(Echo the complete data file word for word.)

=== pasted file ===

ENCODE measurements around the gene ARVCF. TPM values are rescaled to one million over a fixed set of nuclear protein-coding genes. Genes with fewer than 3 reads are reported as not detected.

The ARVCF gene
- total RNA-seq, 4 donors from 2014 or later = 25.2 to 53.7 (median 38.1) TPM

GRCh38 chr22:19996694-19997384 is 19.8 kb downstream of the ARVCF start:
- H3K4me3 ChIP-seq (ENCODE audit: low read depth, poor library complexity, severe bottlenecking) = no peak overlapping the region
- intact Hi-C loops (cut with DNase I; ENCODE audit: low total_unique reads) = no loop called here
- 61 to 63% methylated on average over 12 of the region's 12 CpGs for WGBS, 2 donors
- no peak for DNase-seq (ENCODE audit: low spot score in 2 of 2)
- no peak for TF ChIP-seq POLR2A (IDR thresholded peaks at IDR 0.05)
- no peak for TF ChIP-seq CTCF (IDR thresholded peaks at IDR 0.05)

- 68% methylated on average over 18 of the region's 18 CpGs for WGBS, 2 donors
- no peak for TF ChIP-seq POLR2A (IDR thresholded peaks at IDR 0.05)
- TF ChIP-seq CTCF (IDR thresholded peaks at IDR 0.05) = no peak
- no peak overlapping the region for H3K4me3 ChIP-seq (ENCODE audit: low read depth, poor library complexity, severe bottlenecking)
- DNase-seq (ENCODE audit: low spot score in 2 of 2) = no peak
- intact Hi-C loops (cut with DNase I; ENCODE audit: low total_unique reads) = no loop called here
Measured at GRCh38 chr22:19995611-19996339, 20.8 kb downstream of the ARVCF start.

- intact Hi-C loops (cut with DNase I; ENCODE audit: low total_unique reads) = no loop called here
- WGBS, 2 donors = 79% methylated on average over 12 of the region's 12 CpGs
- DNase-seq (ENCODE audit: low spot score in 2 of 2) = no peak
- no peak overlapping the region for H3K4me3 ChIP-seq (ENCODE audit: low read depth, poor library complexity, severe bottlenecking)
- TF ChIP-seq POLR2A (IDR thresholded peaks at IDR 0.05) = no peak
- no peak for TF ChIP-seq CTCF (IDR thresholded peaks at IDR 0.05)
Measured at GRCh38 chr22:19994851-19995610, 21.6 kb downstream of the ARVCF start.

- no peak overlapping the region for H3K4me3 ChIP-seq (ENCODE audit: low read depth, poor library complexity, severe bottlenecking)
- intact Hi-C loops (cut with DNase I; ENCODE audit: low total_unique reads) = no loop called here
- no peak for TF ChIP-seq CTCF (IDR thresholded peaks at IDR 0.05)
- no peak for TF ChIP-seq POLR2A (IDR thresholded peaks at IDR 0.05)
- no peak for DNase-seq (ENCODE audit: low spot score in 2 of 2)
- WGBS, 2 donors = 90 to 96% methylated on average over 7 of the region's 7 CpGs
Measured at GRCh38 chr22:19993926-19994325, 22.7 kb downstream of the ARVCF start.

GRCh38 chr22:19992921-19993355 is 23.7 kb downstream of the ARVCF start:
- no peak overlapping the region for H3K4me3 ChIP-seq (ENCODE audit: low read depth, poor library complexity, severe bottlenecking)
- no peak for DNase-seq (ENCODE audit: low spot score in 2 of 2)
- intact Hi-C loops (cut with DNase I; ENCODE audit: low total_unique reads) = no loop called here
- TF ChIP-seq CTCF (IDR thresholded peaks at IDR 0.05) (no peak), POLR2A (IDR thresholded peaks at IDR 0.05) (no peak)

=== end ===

ENCODE measurements around the gene ARVCF. TPM values are rescaled to one million over a fixed set of nuclear protein-coding genes. Genes with fewer than 3 reads are reported as not detected.

The ARVCF gene
- total RNA-seq, 4 donors from 2014 or later = 25.2 to 53.7 (median 38.1) TPM

GRCh38 chr22:19996694-19997384 is 19.8 kb downstream of the ARVCF start:
- H3K4me3 ChIP-seq (ENCODE audit: low read depth, poor library complexity, severe bottlenecking) = no peak overlapping the region
- intact Hi-C loops (cut with DNase I; ENCODE audit: low total_unique reads) = no loop called here
- 61 to 63% methylated on average over 12 of the region's 12 CpGs for WGBS, 2 donors
- no peak for DNase-seq (ENCODE audit: low spot score in 2 of 2)
- no peak for TF ChIP-seq POLR2A (IDR thresholded peaks at IDR 0.05)
- no peak for TF ChIP-seq CTCF (IDR thresholded peaks at IDR 0.05)

- 68% methylated on average over 18 of the region's 18 CpGs for WGBS, 2 donors
- no peak for TF ChIP-seq POLR2A (IDR thresholded peaks at IDR 0.05)
- TF ChIP-seq CTCF (IDR thresholded peaks at IDR 0.05) = no peak
- no peak overlapping the region for H3K4me3 ChIP-seq (ENCODE audit: low read depth, poor library complexity, severe bottlenecking)
- DNase-seq (ENCODE audit: low spot score in 2 of 2) = no peak
- intact Hi-C loops (cut with DNase I; ENCODE audit: low total_unique reads) = no loop called here
Measured at GRCh38 chr22:19995611-19996339, 20.8 kb downstream of the ARVCF start.

- intact Hi-C loops (cut with DNase I; ENCODE audit: low total_unique reads) = no loop called here
- WGBS, 2 donors = 79% methylated on average over 12 of the region's 12 CpGs
- DNase-seq (ENCODE audit: low spot score in 2 of 2) = no peak
- no peak overlapping the region for H3K4me3 ChIP-seq (ENCODE audit: low read depth, poor library complexity, severe bottlenecking)
- TF ChIP-seq POLR2A (IDR thresholded peaks at IDR 0.05) = no peak
- no peak for TF ChIP-seq CTCF (IDR thresholded peaks at IDR 0.05)
Measured at GRCh38 chr22:19994851-19995610, 21.6 kb downstream of the ARVCF start.

- no peak overlapping the region for H3K4me3 ChIP-seq (ENCODE audit: low read depth, poor library complexity, severe bottlenecking)
- intact Hi-C loops (cut with DNase I; ENCODE audit: low total_unique reads) = no loop called here
- no peak for TF ChIP-seq CTCF (IDR thresholded peaks at IDR 0.05)
- no peak for TF ChIP-seq POLR2A (IDR thresholded peaks at IDR 0.05)
- no peak for DNase-seq (ENCODE audit: low spot score in 2 of 2)
- WGBS, 2 donors = 90 to 96% methylated on average over 7 of the region's 7 CpGs
Measured at GRCh38 chr22:19993926-19994325, 22.7 kb downstream of the ARVCF start.

GRCh38 chr22:19992921-19993355 is 23.7 kb downstream of the ARVCF start:
- no peak overlapping the region for H3K4me3 ChIP-seq (ENCODE audit: low read depth, poor library complexity, severe bottlenecking)
- no peak for DNase-seq (ENCODE audit: low spot score in 2 of 2)
- intact Hi-C loops (cut with DNase I; ENCODE audit: low total_unique reads) = no loop called here
- TF ChIP-seq CTCF (IDR thresholded peaks at IDR 0.05) (no peak), POLR2A (IDR thresholded peaks at IDR 0.05) (no peak)